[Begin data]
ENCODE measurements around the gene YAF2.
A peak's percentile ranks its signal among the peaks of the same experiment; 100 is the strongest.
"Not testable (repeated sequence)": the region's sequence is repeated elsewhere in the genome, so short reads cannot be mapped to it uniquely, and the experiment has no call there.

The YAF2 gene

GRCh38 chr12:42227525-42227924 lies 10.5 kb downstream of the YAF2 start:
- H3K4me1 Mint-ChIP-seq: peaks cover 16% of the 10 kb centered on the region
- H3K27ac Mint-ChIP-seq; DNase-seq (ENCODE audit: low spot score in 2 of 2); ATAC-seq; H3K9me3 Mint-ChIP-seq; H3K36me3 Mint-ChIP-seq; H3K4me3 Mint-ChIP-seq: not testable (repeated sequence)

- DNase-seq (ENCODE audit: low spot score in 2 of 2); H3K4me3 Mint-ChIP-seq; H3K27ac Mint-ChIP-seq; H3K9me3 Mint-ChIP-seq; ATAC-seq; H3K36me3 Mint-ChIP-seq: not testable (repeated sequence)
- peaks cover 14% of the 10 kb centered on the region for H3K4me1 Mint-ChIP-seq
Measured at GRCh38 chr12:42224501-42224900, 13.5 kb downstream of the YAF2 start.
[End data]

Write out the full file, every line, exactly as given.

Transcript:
ENCODE measurements around the gene YAF2.
A peak's percentile ranks its signal among the peaks of the same experiment; 100 is the strongest.
"Not testable (repeated sequence)": the region's sequence is repeated elsewhere in the genome, so short reads cannot be mapped to it uniquely, and the experiment has no call there.

The YAF2 gene

GRCh38 chr12:42227525-42227924 lies 10.5 kb downstream of the YAF2 start:
- H3K4me1 Mint-ChIP-seq: peaks cover 16% of the 10 kb centered on the region
- H3K27ac Mint-ChIP-seq; DNase-seq (ENCODE audit: low spot score in 2 of 2); ATAC-seq; H3K9me3 Mint-ChIP-seq; H3K36me3 Mint-ChIP-seq; H3K4me3 Mint-ChIP-seq: not testable (repeated sequence)

- DNase-seq (ENCODE audit: low spot score in 2 of 2); H3K4me3 Mint-ChIP-seq; H3K27ac Mint-ChIP-seq; H3K9me3 Mint-ChIP-seq; ATAC-seq; H3K36me3 Mint-ChIP-seq: not testable (repeated sequence)
- peaks cover 14% of the 10 kb centered on the region for H3K4me1 Mint-ChIP-seq
Measured at GRCh38 chr12:42224501-42224900, 13.5 kb downstream of the YAF2 start.